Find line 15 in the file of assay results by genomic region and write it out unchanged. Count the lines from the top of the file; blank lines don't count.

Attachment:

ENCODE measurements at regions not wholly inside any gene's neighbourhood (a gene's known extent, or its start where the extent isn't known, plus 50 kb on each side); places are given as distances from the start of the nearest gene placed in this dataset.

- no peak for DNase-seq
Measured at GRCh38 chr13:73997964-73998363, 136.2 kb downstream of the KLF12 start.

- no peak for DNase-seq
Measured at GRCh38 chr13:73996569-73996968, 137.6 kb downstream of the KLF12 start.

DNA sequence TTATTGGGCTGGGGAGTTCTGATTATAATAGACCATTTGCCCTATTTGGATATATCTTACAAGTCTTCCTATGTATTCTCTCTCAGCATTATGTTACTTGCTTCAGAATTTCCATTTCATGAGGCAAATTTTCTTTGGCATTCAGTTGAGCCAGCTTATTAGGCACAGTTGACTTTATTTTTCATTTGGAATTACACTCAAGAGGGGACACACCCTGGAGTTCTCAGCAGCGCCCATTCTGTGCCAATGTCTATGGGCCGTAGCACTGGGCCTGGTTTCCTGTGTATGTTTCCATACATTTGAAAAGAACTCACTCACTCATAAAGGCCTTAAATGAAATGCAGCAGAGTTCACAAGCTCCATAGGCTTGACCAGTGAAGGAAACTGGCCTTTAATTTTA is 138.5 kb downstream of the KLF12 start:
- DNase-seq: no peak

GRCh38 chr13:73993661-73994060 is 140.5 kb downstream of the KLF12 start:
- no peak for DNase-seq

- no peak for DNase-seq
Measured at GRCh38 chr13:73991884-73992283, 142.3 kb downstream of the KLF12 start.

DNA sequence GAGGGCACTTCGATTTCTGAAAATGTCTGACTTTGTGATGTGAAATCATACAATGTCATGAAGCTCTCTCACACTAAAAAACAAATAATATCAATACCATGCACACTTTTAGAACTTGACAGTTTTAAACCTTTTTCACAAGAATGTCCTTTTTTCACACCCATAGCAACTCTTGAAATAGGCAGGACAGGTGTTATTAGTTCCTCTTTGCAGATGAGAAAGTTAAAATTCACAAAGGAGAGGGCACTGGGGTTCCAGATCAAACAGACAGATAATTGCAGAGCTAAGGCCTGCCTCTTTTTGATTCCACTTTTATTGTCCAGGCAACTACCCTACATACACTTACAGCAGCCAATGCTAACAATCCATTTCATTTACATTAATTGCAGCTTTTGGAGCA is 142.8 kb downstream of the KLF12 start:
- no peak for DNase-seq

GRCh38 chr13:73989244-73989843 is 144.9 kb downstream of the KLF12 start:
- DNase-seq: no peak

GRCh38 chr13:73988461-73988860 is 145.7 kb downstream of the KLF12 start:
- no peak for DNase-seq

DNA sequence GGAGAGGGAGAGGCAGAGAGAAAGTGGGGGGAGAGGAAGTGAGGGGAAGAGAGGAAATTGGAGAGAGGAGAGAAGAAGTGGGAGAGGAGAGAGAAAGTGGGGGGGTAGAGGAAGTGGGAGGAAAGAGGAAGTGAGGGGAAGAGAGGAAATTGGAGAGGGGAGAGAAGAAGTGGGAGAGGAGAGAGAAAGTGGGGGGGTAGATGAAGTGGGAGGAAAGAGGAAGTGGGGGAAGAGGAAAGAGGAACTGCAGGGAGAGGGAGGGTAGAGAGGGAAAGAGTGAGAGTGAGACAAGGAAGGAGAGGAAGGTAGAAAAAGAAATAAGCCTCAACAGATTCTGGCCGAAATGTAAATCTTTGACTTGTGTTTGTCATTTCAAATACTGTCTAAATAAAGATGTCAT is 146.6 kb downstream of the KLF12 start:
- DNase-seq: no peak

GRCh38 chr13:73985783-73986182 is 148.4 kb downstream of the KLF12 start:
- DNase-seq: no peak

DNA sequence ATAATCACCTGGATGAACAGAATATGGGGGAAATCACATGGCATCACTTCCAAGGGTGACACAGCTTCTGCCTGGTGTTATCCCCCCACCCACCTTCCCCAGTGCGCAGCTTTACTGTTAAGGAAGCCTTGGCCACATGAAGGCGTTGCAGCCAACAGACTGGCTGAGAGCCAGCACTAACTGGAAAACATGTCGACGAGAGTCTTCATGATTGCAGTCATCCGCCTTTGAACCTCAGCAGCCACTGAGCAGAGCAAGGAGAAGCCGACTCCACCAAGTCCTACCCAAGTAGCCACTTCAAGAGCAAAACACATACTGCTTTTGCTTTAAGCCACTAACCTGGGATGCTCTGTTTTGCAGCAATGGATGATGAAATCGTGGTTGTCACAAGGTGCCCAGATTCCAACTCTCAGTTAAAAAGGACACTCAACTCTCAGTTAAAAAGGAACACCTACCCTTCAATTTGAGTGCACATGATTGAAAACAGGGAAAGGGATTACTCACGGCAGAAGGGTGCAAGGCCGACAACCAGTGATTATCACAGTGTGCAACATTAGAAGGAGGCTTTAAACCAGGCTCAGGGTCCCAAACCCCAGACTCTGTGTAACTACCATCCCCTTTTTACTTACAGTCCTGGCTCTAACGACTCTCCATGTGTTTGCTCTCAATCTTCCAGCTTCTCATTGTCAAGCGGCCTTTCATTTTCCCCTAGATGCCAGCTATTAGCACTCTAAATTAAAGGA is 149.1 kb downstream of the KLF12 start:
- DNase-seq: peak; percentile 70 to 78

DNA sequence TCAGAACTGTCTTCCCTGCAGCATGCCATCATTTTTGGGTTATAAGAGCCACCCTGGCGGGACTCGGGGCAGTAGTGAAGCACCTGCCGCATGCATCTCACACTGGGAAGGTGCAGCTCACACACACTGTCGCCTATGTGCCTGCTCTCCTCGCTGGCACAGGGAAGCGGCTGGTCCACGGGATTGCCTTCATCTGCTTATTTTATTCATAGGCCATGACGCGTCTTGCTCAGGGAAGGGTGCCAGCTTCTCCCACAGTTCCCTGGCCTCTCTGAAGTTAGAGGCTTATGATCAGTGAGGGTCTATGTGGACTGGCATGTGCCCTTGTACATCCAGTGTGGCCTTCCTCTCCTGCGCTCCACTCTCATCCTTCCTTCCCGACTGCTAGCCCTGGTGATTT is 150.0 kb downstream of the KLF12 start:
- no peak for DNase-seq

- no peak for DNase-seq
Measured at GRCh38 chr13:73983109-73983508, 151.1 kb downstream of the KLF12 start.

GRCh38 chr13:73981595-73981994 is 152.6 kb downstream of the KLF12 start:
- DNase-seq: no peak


- DNase-seq: no peak